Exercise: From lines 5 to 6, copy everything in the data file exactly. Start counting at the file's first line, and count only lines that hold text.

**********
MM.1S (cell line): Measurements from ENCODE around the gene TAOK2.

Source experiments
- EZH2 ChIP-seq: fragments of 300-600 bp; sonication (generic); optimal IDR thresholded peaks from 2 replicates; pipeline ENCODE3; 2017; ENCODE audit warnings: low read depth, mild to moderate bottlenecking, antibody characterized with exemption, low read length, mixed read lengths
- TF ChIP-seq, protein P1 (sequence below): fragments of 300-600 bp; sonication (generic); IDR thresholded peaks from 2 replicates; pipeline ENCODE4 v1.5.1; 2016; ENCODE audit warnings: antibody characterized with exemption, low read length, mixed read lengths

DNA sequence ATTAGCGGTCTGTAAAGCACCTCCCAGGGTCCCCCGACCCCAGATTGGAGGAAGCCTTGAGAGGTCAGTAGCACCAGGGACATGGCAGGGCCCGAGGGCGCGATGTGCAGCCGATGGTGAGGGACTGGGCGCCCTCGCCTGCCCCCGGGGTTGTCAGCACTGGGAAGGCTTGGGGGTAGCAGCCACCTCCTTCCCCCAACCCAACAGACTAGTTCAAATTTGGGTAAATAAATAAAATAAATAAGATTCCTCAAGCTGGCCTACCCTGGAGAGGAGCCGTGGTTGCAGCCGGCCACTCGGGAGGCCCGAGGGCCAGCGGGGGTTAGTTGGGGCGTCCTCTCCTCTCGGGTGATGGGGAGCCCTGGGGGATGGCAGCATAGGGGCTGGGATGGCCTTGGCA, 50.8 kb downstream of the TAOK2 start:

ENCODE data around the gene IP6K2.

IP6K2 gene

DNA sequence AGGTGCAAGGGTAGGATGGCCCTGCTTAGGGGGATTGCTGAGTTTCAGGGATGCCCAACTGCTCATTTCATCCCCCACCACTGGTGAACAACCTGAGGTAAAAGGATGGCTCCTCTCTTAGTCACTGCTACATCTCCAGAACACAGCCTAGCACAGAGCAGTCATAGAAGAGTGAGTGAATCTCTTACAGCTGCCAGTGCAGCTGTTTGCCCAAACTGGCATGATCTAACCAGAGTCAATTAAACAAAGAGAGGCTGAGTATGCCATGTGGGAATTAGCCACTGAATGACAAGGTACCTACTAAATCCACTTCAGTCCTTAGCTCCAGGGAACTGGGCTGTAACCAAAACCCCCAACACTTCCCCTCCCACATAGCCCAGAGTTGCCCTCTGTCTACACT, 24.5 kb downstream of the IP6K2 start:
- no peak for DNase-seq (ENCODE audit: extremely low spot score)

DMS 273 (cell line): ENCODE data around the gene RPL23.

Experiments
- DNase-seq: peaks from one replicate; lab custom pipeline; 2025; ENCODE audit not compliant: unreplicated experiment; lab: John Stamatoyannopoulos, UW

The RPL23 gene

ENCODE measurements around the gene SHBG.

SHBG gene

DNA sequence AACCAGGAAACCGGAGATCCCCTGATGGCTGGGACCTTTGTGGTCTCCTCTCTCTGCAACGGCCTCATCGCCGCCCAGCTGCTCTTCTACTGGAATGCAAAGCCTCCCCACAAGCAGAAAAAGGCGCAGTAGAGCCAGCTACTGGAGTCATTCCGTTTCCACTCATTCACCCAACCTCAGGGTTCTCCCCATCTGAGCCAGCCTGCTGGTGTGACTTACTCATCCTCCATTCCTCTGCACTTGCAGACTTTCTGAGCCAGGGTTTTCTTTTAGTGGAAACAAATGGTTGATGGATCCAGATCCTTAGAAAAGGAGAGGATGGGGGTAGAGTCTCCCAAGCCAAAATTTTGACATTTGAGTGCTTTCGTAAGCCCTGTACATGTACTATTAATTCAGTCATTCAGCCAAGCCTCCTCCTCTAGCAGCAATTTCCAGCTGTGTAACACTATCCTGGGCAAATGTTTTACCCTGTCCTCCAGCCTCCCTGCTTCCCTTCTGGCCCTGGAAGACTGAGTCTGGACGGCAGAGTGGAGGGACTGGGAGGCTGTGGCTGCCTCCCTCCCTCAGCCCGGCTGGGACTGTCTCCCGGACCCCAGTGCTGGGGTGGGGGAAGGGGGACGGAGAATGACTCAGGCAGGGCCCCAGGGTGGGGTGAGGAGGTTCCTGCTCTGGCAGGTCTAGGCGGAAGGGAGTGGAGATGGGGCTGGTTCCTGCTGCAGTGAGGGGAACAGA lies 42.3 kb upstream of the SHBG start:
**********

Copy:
DNA sequence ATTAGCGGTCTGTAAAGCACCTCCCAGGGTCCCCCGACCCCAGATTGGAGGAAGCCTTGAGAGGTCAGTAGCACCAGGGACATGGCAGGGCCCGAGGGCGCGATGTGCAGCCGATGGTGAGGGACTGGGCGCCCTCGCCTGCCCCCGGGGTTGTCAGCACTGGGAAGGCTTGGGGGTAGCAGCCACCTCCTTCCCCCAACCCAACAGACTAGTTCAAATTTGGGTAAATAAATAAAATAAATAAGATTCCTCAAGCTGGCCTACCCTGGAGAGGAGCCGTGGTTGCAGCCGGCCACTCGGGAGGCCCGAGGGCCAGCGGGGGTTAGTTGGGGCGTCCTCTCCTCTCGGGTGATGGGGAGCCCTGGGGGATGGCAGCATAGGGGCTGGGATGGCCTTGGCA, 50.8 kb downstream of the TAOK2 start:

ENCODE data around the gene IP6K2.